23. Dined at the Causey & got to Colo. Bassetts.
Because the shores of the lower Pamunkey River were rather marshy, it was difficult to maintain convenient ferry landings. In 1749 Thomas Dansie, who had a wharf on the north, or King William, side of the Pamunkey, was authorized to build a “Causeway from the [south shore of the Pamunkey] River opposite to his said Wharf through the said Marsh to the High Land in the said County of New Kent” (winfree, 413). Five years later the General Assembly authorized Dansie to run a ferry between his wharf and the causeway landing at “the same rates as are by law now taken . . . at Claiborne’s Ferry,” and also directed New Kent County to build a road from the causeway to the main road leading to Claiborne’s ferry landing (hening description begins William Waller Hening, ed. The Statutes at Large; Being a Collection of All the Laws of Virginia, from the First Session of the Legislature, in the Year 1619. 13 vols. 1819–23. Reprint. Charlottesville, Va., 1969. description ends , 6:427).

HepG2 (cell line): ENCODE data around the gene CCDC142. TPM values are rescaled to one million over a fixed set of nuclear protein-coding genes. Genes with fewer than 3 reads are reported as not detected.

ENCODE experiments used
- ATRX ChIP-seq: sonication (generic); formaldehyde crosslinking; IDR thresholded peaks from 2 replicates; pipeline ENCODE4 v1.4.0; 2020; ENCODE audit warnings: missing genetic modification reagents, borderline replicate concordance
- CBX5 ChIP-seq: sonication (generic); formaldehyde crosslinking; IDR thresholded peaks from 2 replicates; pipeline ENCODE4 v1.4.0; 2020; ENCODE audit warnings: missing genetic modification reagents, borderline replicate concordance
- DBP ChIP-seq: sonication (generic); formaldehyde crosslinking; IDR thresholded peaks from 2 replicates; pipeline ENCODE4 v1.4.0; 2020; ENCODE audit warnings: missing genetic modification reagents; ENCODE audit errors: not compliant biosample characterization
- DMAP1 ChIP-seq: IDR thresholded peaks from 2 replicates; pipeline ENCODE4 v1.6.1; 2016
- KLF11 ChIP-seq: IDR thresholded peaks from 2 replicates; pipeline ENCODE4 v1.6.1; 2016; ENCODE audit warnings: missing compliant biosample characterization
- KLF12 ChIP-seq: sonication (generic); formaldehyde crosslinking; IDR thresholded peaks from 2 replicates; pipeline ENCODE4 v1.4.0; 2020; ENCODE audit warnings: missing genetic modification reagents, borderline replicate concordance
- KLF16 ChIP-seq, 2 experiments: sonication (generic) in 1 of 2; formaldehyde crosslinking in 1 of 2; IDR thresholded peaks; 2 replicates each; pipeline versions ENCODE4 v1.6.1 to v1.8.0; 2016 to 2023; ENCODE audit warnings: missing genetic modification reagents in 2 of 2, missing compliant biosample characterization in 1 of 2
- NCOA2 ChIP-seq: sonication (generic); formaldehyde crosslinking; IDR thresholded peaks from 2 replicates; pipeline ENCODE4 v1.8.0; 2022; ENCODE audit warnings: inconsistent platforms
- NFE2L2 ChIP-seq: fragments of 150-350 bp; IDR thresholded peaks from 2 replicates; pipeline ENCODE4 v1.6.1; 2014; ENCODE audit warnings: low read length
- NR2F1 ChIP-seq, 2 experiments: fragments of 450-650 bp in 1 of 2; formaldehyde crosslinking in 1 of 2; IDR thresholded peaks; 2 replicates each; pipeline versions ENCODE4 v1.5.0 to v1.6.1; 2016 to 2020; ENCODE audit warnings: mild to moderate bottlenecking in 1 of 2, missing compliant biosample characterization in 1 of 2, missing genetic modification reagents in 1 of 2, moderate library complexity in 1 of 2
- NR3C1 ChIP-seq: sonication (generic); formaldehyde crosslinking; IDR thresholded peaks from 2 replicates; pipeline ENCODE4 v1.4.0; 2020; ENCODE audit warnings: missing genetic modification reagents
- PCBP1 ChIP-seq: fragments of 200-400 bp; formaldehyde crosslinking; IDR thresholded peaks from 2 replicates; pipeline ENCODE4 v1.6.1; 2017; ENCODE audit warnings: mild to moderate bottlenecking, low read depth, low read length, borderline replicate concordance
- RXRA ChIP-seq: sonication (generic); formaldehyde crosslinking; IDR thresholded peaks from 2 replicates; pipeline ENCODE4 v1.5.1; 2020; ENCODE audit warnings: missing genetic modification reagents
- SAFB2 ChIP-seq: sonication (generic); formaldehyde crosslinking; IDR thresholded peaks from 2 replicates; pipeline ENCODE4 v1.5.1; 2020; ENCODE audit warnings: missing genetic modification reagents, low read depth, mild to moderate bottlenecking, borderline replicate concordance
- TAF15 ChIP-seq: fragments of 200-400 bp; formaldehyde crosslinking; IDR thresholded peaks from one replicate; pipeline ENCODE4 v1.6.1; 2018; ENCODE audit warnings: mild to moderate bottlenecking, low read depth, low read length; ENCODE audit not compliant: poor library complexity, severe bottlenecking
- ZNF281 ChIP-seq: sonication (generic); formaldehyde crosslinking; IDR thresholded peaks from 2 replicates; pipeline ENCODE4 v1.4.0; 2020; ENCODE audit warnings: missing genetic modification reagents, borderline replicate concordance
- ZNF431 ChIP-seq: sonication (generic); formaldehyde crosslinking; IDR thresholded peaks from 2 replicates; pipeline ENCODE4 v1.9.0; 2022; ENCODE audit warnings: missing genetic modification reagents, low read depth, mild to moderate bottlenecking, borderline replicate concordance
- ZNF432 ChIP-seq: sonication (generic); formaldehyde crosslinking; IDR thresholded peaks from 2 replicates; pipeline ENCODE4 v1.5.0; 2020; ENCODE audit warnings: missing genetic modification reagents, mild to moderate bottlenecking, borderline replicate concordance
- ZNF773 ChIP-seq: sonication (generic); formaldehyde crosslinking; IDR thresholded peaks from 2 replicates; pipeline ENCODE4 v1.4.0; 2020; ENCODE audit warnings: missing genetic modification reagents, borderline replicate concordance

Dansie’s ferry was not yet open in May 1755 when a northbound traveler recorded: “came to Claibornes about Twelve [o’clock]. Was an hour in passing here; by making a long slant up the River, upon the account of large marshes” (“Narrative of George Fisher,” description begins “Narrative of George Fisher. Commencing with a Voyage from London, May, 1750, for Yorktown in Virginia and Ending in August, 1755, on His Return from Philadelphia to Williamsburg.” William and Mary Quarterly, 1st ser., 17 (1908–9): 100–139, 147–76. description ends 165). The two ferries were so close to one another that travelers did not always bother to differentiate one from the other. Thus, although GW here records his dining at the causeway, he noted in his ledger that his dinner expenses and ferriages today were at Claiborne’s (Va. Gaz., 24 July 1752; ledger a description begins Manuscript Ledger Book 1, 1750-72, in George Washington Papers, Library of Congress. description ends , 281).